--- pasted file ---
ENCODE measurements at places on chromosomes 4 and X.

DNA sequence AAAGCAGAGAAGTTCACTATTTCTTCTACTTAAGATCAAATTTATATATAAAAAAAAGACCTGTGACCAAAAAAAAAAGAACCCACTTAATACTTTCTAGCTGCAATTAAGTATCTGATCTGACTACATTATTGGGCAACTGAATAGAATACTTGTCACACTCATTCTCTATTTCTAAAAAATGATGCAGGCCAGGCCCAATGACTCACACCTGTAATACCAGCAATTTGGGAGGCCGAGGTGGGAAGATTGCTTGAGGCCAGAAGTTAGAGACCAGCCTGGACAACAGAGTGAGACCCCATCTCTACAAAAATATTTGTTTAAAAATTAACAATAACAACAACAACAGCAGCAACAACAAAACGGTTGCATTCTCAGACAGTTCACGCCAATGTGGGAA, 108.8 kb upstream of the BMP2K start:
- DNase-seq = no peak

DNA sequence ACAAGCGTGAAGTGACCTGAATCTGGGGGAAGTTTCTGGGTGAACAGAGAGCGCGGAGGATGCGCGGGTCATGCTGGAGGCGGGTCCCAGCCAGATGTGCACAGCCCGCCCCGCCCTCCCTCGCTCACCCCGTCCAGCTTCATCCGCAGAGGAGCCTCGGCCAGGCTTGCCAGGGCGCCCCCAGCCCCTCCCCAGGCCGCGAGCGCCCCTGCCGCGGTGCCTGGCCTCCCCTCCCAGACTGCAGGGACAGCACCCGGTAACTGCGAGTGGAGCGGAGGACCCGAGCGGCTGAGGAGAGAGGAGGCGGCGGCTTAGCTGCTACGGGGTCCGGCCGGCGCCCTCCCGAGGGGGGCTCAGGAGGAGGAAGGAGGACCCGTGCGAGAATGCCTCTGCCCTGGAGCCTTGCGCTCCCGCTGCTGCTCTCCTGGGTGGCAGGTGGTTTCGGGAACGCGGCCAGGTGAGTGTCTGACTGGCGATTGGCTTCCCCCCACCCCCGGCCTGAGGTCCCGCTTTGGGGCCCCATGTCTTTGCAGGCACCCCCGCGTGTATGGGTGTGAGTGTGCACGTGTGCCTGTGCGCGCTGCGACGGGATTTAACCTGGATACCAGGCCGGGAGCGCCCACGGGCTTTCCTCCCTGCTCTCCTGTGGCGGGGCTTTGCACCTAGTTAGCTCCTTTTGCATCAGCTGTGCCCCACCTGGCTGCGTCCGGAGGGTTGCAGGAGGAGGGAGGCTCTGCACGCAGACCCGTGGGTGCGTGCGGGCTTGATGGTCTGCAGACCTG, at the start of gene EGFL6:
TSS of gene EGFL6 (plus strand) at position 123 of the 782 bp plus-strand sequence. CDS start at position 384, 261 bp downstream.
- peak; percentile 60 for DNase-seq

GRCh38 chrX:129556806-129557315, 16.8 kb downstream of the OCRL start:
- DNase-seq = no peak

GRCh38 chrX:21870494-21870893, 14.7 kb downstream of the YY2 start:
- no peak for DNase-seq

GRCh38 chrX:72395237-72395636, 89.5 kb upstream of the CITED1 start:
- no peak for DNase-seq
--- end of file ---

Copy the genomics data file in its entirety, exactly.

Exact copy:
ENCODE measurements at places on chromosomes 4 and X.

DNA sequence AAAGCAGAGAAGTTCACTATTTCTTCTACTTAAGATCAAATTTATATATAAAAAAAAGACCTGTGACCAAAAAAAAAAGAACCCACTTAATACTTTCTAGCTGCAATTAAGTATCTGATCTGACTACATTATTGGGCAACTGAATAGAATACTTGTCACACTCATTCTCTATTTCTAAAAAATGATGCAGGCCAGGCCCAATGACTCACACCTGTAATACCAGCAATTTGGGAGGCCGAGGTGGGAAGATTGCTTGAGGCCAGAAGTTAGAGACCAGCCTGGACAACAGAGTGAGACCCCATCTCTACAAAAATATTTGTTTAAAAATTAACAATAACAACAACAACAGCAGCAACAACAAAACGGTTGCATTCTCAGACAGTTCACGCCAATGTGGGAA, 108.8 kb upstream of the BMP2K start:
- DNase-seq = no peak

DNA sequence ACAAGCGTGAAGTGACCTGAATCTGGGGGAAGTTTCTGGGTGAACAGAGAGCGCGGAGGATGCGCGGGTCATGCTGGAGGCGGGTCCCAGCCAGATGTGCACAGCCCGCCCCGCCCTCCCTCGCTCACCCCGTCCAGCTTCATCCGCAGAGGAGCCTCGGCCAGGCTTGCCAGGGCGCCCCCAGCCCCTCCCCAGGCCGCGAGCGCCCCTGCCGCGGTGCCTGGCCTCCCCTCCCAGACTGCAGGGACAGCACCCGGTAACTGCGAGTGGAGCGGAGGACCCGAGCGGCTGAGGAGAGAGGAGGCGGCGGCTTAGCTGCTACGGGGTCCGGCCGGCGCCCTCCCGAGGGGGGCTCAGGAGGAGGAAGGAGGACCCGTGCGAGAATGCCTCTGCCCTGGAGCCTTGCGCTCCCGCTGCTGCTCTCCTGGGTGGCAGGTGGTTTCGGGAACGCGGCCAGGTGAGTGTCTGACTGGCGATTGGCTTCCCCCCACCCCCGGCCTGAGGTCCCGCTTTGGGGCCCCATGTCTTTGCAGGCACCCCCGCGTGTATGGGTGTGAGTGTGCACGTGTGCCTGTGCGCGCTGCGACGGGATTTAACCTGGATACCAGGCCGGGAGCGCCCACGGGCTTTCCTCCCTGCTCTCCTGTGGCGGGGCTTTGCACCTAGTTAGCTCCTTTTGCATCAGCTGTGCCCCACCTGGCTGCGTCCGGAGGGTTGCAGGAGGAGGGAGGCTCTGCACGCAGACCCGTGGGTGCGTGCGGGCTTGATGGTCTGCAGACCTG, at the start of gene EGFL6:
TSS of gene EGFL6 (plus strand) at position 123 of the 782 bp plus-strand sequence. CDS start at position 384, 261 bp downstream.
- peak; percentile 60 for DNase-seq

GRCh38 chrX:129556806-129557315, 16.8 kb downstream of the OCRL start:
- DNase-seq = no peak

GRCh38 chrX:21870494-21870893, 14.7 kb downstream of the YY2 start:
- no peak for DNase-seq

GRCh38 chrX:72395237-72395636, 89.5 kb upstream of the CITED1 start:
- no peak for DNase-seq